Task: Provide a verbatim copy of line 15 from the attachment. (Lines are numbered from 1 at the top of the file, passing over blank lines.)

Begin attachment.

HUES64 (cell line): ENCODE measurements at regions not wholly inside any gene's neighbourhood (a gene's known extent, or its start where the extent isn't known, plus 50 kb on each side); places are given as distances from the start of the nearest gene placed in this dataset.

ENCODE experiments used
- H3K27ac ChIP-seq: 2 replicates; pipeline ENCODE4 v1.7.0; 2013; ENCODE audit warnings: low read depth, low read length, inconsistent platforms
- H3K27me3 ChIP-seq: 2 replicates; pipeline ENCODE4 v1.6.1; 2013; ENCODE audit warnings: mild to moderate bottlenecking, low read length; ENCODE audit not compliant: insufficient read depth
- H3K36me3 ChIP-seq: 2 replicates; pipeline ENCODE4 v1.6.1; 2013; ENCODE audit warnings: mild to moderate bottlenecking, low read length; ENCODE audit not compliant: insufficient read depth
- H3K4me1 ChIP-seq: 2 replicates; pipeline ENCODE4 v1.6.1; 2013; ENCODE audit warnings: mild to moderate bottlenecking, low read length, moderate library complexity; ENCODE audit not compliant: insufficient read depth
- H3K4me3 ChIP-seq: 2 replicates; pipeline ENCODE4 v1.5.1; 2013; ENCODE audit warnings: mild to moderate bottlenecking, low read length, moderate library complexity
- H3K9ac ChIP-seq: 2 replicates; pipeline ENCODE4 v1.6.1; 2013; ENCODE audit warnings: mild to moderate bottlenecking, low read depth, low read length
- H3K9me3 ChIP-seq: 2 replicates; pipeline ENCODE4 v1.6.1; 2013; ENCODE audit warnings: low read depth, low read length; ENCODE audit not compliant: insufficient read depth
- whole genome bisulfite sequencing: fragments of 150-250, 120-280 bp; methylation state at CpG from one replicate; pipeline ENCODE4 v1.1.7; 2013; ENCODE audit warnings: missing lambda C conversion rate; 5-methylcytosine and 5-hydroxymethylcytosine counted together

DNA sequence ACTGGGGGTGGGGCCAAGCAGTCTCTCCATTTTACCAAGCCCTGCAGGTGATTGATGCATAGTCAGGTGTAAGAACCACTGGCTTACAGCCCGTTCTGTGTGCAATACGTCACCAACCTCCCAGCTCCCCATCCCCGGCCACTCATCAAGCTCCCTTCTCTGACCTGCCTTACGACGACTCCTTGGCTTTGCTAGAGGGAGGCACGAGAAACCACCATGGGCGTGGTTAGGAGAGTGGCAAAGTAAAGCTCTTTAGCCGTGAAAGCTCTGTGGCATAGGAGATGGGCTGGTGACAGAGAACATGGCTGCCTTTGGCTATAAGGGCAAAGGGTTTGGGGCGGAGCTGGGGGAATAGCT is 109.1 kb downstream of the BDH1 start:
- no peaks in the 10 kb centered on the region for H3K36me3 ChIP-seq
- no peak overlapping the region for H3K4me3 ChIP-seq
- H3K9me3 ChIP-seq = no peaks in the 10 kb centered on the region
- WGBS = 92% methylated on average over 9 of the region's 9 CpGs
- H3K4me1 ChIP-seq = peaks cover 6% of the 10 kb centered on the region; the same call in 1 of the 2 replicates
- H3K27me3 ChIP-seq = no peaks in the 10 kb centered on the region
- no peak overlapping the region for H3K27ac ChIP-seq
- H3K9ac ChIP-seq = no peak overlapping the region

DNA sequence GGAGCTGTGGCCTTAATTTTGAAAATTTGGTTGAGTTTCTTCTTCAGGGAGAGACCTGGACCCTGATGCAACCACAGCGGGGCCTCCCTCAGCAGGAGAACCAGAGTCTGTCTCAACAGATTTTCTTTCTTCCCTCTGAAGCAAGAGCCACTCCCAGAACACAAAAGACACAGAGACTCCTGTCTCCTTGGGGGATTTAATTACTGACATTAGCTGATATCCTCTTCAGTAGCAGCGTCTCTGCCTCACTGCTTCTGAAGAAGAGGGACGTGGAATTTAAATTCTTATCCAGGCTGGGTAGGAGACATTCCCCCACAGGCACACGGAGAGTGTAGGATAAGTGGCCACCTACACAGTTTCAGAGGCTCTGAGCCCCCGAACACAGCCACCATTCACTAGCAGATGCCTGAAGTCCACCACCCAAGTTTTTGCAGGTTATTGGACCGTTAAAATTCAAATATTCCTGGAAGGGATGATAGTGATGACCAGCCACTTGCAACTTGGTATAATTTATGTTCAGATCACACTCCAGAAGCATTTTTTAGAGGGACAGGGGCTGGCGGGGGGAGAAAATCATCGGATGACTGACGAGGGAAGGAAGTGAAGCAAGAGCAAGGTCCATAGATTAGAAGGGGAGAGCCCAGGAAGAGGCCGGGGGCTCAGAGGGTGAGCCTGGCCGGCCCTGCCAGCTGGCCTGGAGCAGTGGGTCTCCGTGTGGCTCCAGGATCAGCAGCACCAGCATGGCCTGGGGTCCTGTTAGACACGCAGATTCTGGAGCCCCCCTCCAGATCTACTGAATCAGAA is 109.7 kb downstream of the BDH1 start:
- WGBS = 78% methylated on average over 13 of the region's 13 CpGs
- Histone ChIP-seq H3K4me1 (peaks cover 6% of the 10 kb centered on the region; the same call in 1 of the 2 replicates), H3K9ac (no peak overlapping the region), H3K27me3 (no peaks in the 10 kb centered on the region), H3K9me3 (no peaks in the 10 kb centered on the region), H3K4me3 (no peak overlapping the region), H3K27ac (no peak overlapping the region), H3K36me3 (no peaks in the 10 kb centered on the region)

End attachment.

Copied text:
- WGBS = 92% methylated on average over 9 of the region's 9 CpGs